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How to Change Your Child’s Name

how to change your childs name

Wondering how to change your child’s name in Florida? What are the legal roadblocks you might face during the process? Someone’s name is a part of who they are as a person, their ancestral heritage. It’s also a part of their legal identity. Your name is linked to your court records, credit history, and much more. Adults change their names for all sorts of reasons… Maybe they got married or divorced. Perhaps they want their legal name to match their business brand. Sometimes people just don’t like their names, or they want to start fresh with a new identity. When it comes to changing a minor’s name, though, the process can get a bit more complicated. If you’re facing roadblocks in the name-change process for your child, a Miami family law attorney can help you overcome those hurdles.

Common Reasons for Changing a Child’s Name

Parents are the ones who initially decide on what their child’s name is, and there are all sorts of reasons parents may seek to change their child’s name later on. Most of the time, the reason has to do with making life easier for the child—whether it’s because their current name is inconvenient or causes them some sort of anxiety or embarrassment.

Here are the most common reasons a parent may decide to legally change a child’s name.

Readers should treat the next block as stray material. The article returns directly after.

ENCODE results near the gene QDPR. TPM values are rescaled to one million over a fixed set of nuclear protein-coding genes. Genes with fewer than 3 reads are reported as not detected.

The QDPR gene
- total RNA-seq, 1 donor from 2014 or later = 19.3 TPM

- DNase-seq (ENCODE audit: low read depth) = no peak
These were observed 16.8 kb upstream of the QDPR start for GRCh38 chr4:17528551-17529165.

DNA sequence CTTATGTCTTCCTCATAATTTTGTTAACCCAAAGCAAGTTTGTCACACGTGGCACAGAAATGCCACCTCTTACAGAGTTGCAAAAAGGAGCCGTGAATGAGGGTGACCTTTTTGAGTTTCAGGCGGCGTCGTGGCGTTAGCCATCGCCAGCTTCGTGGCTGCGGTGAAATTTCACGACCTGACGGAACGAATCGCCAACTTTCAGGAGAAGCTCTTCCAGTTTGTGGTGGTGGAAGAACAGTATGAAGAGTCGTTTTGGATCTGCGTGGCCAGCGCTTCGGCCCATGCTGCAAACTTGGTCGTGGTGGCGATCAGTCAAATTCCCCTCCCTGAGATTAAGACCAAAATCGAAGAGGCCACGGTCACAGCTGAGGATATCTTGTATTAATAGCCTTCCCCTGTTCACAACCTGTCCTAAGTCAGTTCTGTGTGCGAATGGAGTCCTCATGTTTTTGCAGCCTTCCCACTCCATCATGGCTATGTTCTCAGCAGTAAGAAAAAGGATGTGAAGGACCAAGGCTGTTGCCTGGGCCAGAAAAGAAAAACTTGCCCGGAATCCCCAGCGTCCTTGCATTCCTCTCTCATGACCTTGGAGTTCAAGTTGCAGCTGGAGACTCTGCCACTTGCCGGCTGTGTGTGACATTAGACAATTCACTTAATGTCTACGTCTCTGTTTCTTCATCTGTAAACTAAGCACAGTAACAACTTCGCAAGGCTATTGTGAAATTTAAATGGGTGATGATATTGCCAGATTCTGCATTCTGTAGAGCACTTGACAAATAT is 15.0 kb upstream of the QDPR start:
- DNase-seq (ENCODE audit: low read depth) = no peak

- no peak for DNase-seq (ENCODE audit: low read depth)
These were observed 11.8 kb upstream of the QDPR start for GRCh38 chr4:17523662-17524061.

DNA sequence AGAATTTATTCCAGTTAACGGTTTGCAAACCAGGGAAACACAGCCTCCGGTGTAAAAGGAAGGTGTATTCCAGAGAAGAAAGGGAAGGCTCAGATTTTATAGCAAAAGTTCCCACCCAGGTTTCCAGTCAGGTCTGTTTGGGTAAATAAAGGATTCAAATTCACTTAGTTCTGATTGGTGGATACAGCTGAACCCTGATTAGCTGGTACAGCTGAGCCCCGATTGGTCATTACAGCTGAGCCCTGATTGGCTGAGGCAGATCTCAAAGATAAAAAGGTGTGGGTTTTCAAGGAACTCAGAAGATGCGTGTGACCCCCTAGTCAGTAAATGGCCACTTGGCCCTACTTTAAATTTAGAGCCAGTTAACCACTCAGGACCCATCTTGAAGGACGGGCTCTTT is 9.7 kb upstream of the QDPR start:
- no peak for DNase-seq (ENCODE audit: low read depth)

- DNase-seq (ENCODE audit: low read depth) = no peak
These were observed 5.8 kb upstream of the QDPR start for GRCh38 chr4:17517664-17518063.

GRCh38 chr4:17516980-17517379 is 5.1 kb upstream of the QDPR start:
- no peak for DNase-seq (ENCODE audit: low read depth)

Marriage

If a child has the last name of one parent—the mother, for example—and the mother gets married and changes her last name, she may decide to get a legal name change for her child so that their surnames are the same. This makes life easier when it comes to communication with the child’s school, medical services, and many more scenarios.

Divorce

Similarly to marriage, when a child’s parents get divorced, it’s common for the mother—if she changes her name post-divorce and the child is living with her full-time—to petition for her child’s last name to be changed so that it matches her own.

Adoption

When a child is adopted, legal name changes are often part of the process. In this situation, the name change follows a different, simpler process than most legal name changes since the modification to the child’s legal name can actually be requested during the adoption hearings.

Paternity Actions

Parents who are unmarried often go through DNA testing processes to establish paternity and get the ball rolling on family law matters like child custody and child support. If paternity is established after the child is already legally named, some parents choose to change the child’s last name to match the father’s surname. This is another situation where the parents would not need to go through the traditional name-change process since the name change can be requested at the paternity hearing.

The Request of the Child or Parents

Other situations in life may cause a child’s name to cause them some sort of embarrassment or unease. The association of their name with bad publicity, traumatic events, or domestic abuse could cause the child or their parents to seek a legal name change.

Can I Change My Child’s Last Name without the Other Parent’s Consent in Florida?

Parents in Florida have what is called “parental responsibility”—also known as legal child custody—when it comes to their children. This means both parents typically have parental rights when it comes to making major decisions for their child regarding their education, religion, healthcare, and – yes – their name. If both parents have legal custody of their shared child, both parents need to consent to a legal name change. If one parent is unreachable or objects to the name change, a Florida family court will make the final determination.